I also teach at the Spectrum school right now, and I would really love to teach more. There is something so magical about when a child walks into their first dance class. I also did a lot of musical theater in high school. I worked with Seattle Children’s Theater and did all of the shows at my school.
Q. What have some of your biggest obstacles been in dance or in life? How has Relay helped you?
A. Oh man, what a loaded question! Let’s just say I was not in the best relationship this year during the beginning development of RDC and having the girls to help me through it was all I could have asked for. They were there for me to talk, to vent, to cry, and helped me when it was finally time to leave. These girls have become my family.
Q. Why did you want to create RDC?
A. I wanted to create a company where good dancers could come, no matter their background, and feel that they belonged and could explore their artistic visions. I didn’t really dance that much after high school, and so I wanted to create an opportunity for myself and others to really grow and be happy! I want a collective that, like the original Spectrum, promotes positivity, passion and an experience for all.
Q. What words best describe your presence on stage?
A. I channel into my own experiences with each piece I do and try to tell my story through the movement. I am most at home when I am on stage.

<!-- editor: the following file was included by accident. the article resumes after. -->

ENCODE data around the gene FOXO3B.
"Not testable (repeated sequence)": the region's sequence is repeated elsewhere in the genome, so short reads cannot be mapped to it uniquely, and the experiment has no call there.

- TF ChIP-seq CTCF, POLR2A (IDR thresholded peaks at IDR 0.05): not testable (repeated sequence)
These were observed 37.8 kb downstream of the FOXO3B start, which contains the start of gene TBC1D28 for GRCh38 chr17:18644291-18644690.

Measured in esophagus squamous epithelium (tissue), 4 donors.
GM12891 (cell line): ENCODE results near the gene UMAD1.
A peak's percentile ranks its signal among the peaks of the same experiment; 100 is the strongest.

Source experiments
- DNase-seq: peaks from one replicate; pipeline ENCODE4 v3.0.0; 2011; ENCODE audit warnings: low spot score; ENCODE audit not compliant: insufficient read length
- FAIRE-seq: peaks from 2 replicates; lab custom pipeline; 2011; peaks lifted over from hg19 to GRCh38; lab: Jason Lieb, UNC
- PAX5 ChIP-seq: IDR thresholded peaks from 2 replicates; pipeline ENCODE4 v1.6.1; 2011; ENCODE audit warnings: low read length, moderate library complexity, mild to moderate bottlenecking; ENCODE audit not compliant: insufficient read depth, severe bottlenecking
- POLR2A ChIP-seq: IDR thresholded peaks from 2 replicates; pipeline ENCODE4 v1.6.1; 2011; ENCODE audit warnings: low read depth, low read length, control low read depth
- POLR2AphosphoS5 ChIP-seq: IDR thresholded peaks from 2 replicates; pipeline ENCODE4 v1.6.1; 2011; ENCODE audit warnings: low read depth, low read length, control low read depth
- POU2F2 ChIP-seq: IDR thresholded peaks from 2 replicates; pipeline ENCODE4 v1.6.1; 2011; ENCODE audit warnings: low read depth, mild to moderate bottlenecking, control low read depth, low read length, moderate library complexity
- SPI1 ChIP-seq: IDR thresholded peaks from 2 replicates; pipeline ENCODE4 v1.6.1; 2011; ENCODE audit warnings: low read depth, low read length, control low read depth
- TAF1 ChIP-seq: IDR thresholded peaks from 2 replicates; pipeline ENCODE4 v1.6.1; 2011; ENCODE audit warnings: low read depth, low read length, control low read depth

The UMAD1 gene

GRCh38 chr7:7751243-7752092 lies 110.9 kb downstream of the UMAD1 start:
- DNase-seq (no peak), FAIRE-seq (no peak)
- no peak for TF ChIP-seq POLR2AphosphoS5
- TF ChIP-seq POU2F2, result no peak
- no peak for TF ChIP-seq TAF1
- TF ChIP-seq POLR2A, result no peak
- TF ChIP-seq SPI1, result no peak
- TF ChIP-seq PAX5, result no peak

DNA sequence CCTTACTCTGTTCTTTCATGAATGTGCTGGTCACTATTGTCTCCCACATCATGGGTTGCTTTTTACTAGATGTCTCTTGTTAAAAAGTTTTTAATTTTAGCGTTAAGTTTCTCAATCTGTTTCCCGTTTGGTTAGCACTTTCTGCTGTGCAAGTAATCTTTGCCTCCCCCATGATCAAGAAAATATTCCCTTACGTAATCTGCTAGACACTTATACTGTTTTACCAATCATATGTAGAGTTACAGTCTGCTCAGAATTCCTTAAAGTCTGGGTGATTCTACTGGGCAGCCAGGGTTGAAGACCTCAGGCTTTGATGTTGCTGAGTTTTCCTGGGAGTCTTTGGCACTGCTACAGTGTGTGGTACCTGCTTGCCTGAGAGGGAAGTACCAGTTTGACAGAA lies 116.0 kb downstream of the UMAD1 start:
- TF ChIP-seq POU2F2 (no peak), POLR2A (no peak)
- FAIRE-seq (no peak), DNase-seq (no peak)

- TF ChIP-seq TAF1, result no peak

Q. What are your goals as an artist?
A. I want to grow more as a choreographer. I have so many ideas of pieces I want to create. I’d love to bring in more choreographers so I can really explore other people’s styles.
Q. You mentioned your mom earlier, an accomplished dancer and teacher. Tell me more about her.
A. My mom is my rock. I got most of my technique that I now teach my students from her. I always feel like I try the hardest when she’s watching; I want her to be proud of me. My mom and I spent the last year taking Susanne Duckworth’s jazz class on Thursday mornings, and that was probably the most fun I’ve ever had in a dance class.
We challenge each other and feel each other’s energy when we dance. Everyone always said during class that it was fun to watch us together because we are so similar in our execution of movement.
Q. What else do people need to know about Austin?
A. You’ll really get to know me through the pieces I’m performing in in this show, each one really represents a page in my life.
Q. What are your must-haves in your dance bag?
A. I usually just throw on a pair of socks and call it good. But if I’m teaching, I have to have my ballet shoes, my tap shoes, music, and of course, stickers for all the little kids I teach!
Q. What advice do you like to give your dance students, or other dancers in general?
A. Don’t ever hide who you are. I have a silly little saying in class when I’m teaching, “Free to be you and me.” I don’t ever want kids, or even adults for that matter, to feel that they can’t be themselves or express who they are. I spent a long time running from myself and am only just recently accepting who I am and celebrating that.